I absolutely agree with you. I was a tom boy when I was little, it did not cause me any problems, I loved playing with boys and wearing trousers and shorts etc. This was just the type of child I wanted to be, nothing to do with gender. I am now a balanced person, I wear trousers and skirts and dresses and trainers and heels and boots, everything really. I am married with 3 kids, 2 boys and a girl. And my little girl..... adores pink and princesses! It is just the child she wants to be. And although sometimes my own taste pushes me to think I wish she dressed more like Shiloh or Gabi, I am giving her the freedom to choose. When she was a baby she was surrounded mostly by boys' toys (having 2 older brothers), and I was never one to cover her in pink dresses. But still she just chose: the pink car, the purple tractor, the babydoll I got for the boys when they were little! It was just the way she seemed to prefer things. I want her to have choices and to see that there are all sorts of ways to be a girl, but I will let her choose which way.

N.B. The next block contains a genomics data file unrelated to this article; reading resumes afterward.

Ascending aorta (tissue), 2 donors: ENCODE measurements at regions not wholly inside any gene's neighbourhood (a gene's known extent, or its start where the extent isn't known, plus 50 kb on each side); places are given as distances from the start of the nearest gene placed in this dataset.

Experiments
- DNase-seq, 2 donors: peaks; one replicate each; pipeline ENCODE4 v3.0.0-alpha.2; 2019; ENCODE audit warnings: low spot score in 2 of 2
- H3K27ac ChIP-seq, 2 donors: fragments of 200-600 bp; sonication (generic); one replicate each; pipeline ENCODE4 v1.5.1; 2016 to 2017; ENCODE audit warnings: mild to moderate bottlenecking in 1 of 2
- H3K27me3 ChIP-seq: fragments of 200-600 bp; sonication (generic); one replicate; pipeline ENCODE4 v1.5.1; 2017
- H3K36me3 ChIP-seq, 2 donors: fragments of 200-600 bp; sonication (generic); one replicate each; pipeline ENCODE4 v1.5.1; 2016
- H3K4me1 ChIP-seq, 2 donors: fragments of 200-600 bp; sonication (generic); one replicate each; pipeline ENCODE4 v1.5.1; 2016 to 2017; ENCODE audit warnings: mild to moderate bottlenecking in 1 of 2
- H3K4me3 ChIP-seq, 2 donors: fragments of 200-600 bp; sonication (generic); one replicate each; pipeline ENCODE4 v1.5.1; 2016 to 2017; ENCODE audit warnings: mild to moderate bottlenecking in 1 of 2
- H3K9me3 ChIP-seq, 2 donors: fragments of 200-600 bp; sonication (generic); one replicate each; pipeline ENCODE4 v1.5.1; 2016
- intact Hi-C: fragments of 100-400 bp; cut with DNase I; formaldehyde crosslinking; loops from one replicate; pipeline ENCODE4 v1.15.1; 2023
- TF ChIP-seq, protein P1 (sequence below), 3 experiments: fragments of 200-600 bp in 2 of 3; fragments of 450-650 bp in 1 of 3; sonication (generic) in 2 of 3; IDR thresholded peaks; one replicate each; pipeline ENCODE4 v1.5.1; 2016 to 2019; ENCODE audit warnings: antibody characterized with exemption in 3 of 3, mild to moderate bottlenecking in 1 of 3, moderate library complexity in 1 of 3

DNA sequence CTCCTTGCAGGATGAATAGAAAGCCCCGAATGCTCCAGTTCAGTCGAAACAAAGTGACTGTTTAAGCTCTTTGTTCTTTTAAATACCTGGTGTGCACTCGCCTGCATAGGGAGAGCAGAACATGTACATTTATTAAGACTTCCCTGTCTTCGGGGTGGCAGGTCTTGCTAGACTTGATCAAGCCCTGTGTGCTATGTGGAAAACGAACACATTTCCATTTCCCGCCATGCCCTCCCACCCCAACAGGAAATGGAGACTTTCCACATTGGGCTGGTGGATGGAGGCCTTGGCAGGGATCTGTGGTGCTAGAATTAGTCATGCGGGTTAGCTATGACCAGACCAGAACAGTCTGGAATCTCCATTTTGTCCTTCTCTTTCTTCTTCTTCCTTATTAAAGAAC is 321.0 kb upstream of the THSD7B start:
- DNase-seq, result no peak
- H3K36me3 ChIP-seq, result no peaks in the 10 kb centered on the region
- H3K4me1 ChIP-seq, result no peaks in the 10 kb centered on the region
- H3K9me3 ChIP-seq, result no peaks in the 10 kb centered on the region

February 7, 2012 | Unregistered CommenterSophie


This is a great post - mainly. Just some of the last paragraphs made me a bit uncomfortable.

I'm a trans man. When I was growing up, I didn't want to be a boy I already was a boy but people couldn't see it. There are loads and loads of different ways to be a boy or a girl or something else and as well as not needing to follow gender stereotypes, children needn't follow the sex they were assigned at birth. If your child never questions her gender and is always sure she is a girl, that's great. But it has to be okay for kids like me who were 100% sure they are a gender their parents refuse to agree with or kids who change their minds.

There are hundreds of ways to be a girl. There are hundreds of ways to be a boy. I knew which I was but my parents disagreed - because I'm too girly to be a trans boy! I don't believe gender is defined by what stereotypes you can or can't line up with, so please please continue to support your child with the knowledge that there are hundreds of ways to be a girl. But remember that there's nothing wrong with being a boy either.